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Episode 1126—Air Date: June 25, 2011

This week on National Geographic Weekend host Boyd Matson speaks with guests about filming tigers in India, the secrets to a long and happy life, blowing the tops off mountains, an app for identifying trees, penguins doing the wave, surviving a plane crash and finding yourself surrounded by cannibalistic headhunters, forgiving those who have hurt you the most, the clever camouflage of cuttlefish, super parks in Africa, and jet-skiing.

HOUR 1

• Filmmaker Sandesh Kadur considers himself lucky. But he’s also patient. He spent a week hanging out next to a rotting rhinoceros carcass in order to capture tigers in Kaziranga National Park for his film Kaziranga: Land of the Rhino. As Kadur tells Boyd, it paid off in the end.

• Ten years ago, National Geographic author Dan Buettner identified the places in the world where people live the longest. He called the regions "Blue Zones.” Now he has found a hotspot of longevity where, on average, men live longer than anywhere else on Earth. Buettner joins Boyd to share the secrets of this small village in Sardinia.

• National Geographic Young Explorer Josh Howard is documenting the destruction happening in his own backyard in Kentucky and West Virginia. Howard recently embarked on a 12-month photographic study of mountaintop removal coal mining in Appalachia. He has also created a documentary film on the subject.

• Are you still wondering what kind of tree that is in your back yard? Now a click of your smart phone can tell you. Smithsonian research botanist John Kress, together with engineers at Columbia University, has developed the Leafsnap app—an electronic field guide. Take a photo of a leaf, and the app can tell you what tree it comes from. Kress joins Boyd in the National Geographic courtyard to identify some trees.

• This week David Braun, editor of National Geographic Daily News, joins Boyd to talk about penguins in Antarctica doing the wave.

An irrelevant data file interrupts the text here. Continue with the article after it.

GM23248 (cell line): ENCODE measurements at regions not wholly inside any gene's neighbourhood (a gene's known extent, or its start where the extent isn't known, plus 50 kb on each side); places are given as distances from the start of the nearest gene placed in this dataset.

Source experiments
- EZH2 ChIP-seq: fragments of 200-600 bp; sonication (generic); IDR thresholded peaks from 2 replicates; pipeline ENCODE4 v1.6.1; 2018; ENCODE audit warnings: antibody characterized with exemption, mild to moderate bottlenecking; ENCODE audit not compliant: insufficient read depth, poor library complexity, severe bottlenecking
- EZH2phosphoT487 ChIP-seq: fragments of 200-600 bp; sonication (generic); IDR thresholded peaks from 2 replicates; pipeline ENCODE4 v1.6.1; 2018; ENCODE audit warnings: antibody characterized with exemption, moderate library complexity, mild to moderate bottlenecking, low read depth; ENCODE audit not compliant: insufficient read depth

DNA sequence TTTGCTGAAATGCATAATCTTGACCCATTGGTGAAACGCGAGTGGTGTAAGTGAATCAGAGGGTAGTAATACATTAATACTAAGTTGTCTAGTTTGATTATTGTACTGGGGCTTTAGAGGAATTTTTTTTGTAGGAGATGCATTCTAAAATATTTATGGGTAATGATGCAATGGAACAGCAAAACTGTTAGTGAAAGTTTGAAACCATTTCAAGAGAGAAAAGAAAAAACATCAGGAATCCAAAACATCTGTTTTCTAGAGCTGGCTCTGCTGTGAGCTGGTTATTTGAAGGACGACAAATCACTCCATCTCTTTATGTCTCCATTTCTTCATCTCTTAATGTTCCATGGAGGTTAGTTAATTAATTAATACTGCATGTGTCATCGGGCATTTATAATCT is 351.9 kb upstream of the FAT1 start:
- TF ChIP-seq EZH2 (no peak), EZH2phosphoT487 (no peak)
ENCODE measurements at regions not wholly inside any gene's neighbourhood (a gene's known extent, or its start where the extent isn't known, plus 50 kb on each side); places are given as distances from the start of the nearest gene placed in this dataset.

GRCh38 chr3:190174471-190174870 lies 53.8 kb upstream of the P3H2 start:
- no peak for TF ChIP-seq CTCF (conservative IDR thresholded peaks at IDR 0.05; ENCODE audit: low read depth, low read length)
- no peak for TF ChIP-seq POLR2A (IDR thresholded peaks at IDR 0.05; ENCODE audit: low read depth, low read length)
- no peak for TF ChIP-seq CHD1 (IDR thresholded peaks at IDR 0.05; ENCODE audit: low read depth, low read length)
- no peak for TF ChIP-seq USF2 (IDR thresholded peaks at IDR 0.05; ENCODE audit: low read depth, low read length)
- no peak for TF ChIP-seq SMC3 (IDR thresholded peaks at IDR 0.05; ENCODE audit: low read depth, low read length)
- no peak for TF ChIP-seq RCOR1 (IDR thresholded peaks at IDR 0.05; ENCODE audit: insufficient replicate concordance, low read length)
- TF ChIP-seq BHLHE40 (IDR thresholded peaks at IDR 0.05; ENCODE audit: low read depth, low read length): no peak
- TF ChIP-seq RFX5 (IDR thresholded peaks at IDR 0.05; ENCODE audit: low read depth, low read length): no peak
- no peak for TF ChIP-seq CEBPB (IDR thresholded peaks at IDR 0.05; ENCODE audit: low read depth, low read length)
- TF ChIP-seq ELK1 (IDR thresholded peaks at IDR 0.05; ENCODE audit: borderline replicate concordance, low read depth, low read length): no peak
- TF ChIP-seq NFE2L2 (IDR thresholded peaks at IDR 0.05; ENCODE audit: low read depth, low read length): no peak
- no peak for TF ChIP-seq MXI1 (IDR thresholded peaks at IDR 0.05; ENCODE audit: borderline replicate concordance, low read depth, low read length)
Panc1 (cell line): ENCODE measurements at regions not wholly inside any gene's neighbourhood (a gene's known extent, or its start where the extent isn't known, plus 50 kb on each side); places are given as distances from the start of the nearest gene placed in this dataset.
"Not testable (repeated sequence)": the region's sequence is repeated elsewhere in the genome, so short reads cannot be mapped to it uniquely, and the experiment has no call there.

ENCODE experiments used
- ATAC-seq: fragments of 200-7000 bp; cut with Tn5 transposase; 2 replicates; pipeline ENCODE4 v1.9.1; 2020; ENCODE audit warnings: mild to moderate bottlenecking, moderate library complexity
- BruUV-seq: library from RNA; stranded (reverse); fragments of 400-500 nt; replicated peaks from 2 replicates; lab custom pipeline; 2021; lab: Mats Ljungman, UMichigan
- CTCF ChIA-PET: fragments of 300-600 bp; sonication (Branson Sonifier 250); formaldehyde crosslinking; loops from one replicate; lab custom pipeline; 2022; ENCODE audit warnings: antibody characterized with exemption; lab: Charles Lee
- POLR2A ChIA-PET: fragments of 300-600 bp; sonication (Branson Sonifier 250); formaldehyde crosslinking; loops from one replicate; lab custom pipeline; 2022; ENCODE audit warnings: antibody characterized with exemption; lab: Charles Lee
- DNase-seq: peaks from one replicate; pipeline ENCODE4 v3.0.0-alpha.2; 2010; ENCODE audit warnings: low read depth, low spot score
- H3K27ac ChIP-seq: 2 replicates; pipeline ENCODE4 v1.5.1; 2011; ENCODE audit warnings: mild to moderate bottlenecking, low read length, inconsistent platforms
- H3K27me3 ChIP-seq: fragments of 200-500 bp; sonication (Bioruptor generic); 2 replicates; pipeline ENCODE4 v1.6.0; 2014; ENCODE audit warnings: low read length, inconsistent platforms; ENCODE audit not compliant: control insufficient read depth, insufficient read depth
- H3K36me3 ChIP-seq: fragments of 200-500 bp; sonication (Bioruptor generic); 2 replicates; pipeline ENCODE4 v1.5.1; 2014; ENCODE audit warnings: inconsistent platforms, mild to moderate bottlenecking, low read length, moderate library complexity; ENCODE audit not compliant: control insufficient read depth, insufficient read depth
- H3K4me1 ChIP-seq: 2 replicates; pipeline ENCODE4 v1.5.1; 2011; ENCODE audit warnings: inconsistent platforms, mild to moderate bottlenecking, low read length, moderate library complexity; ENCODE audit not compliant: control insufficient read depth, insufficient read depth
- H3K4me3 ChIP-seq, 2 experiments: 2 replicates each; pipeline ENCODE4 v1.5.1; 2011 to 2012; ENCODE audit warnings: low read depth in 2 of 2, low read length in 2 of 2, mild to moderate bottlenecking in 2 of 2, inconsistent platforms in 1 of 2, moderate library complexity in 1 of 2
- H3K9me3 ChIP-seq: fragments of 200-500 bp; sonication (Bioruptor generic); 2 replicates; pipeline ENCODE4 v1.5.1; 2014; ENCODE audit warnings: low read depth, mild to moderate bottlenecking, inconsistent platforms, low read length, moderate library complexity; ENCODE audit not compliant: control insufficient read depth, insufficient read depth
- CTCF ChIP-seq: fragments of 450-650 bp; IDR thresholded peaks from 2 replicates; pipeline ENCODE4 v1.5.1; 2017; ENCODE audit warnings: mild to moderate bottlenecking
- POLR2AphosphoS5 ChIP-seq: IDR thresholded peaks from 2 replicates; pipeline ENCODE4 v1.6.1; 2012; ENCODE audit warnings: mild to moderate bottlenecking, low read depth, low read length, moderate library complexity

HOUR 2

• Set in 1945, Lost in Shangri-La is a book about three people who survive a plane crash in a remote region of Dutch New Guinea only to realize they are surrounded by man-eating headhunters and enemy Japanese soldiers. This amazing, true story of survival is told by author Mitchell Zuckoff, who joins Boyd to talk about his new book.

• National Geographic Young Explorer Natalia Ledford is trying to understand how Rwandan orphans are able to forgive those who killed their families during the genocide that occurred in that country. Ledford and co-director Emmanuel Habimana, a Rwandan orphan himself, are working on completing a film about this.

• National Geographic grantee Roger Hanlon is showing that cuttlefish may be better impersonators than Rich Little. Hanlon’s studies show cuttlefish are able to shape-shift in order to mimic their surroundings in nature and in an aquarium.

• Namibia is one of the first countries to write environmental protection into its constitution. Now, nearly half of the African country’s landmass is devoted to national parks. Alexandra Fuller, author of the July National Geographic magazine article “Africa’s Super Park,” joins Boyd to talk about the article.